… a bug that is the focus of a well-written review e-published recently in the Nature Group journal Cellular and Molecular Immunology: Interplay between Helicobacter pylori and immune cells in immune pathogenesis of gastric inflammation and mucosal pathology (PMID: 20190789) by two investigators from the Taipei Medical University, HF Tsai and PN Hsu.
The bug, H. pylori, is a Gram-negative (which means it is not stained purple by the Gram’s stain, and therefore, looks reddish pink due to the eosin counterstain under the microscope), micro-aerophilic (which means it can survive in conditions of minimal oxygen), curved-rod/helix shaped, flagellate (which means, it has a tail-like organelle that helps it to swim through fluid spaces) bacterium – a human pathogen that infects more than half the population of the world. Upon entering the stomach, H. pylori colonizes by attaching to the gastric epithelium (inner lining of the stomach wall), evades mucosal immunity by parking itself beneath the mucus in spots adjacent to the epithelium (which have a more neutral pH), and invades the gastric mucosa. Infection with H. pylori is associated with a chronic inflammatory response in the gastric mucosa, as well as enhanced apoptosis (‘programmed cell death’) of the gastric epithelial cells — which leads to chronic gastritis, peptic and duodenal ulcers, gastric carcinoma and gastric mucosa-associated (now known as ‘Marginal Zone’) lymphoid tissue (MALT) lymphomas. In more science-speak, interaction between the CCL20 (of the C-C chemokine family) and the chemokine receptor CCR6 recruits CD3+ T-cells to the sites of inflammation in the gastric mucosal epithelium inducing mucosal injury.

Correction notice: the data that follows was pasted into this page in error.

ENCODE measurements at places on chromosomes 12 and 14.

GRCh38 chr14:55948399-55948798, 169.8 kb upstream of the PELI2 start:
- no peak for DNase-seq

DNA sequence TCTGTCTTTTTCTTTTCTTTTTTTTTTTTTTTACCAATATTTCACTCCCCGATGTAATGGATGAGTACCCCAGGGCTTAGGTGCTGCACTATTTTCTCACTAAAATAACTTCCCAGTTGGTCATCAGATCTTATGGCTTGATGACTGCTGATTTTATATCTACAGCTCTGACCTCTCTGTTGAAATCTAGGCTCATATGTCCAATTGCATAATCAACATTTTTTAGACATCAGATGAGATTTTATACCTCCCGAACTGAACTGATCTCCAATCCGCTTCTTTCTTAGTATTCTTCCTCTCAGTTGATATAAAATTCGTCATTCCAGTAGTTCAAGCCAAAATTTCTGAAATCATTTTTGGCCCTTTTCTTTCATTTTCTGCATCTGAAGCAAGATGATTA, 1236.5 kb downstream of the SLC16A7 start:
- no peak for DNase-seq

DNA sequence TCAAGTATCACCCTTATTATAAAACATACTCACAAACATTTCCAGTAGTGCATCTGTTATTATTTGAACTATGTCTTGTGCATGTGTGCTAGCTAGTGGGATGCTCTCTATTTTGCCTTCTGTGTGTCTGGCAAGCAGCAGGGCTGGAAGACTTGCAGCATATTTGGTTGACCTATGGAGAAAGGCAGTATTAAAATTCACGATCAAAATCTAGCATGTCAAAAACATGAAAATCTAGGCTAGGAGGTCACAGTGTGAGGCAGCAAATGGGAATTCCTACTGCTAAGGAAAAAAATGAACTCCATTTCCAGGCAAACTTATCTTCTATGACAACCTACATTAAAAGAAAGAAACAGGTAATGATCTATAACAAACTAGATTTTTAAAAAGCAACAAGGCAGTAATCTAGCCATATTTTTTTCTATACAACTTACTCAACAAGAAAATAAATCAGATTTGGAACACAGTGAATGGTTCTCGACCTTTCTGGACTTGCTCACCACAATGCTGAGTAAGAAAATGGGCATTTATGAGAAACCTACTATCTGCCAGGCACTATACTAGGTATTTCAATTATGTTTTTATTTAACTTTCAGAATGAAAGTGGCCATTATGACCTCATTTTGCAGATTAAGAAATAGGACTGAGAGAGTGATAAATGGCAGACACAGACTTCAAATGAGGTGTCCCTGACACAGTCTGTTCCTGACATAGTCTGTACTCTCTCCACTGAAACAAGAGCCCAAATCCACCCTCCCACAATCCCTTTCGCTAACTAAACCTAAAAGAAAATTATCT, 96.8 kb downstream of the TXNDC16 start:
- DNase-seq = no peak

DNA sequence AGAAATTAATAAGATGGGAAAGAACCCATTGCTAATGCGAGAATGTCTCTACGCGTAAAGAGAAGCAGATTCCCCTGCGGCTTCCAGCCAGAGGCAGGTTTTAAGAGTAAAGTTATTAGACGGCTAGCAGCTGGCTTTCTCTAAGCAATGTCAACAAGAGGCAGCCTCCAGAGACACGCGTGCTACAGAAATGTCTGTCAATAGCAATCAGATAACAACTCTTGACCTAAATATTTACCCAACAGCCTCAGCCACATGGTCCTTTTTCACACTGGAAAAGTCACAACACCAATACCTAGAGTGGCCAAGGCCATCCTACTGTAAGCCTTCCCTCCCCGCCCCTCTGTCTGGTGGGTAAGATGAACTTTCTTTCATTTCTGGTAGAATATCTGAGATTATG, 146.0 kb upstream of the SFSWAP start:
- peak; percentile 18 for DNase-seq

What’s my beef with the damned bug, you ask? I recently found out I have been unwittingly harboring it, its grandmother and cousins et al. Can you imagine the sneakiness, the audacity, the under-bleeping-handedness of this bug? And now I must endure at least a fortnights’ assault on my system by a combination of two antibiotics (amoxicillin and clarithromycin, which will hopefully kill the bug) and a proton-pump inhibitor (lansoprazole, which will take care of the excess acid secretion in the stomach, reducing the damage therefrom).
Oh, the horrors! Feel my wrath, O wretched bug – I curse thee to eternal damnation (not to mention, antibiotic-induced death)!
PS. For a general understanding, the Wikipedia article on H. pylori is quite informative.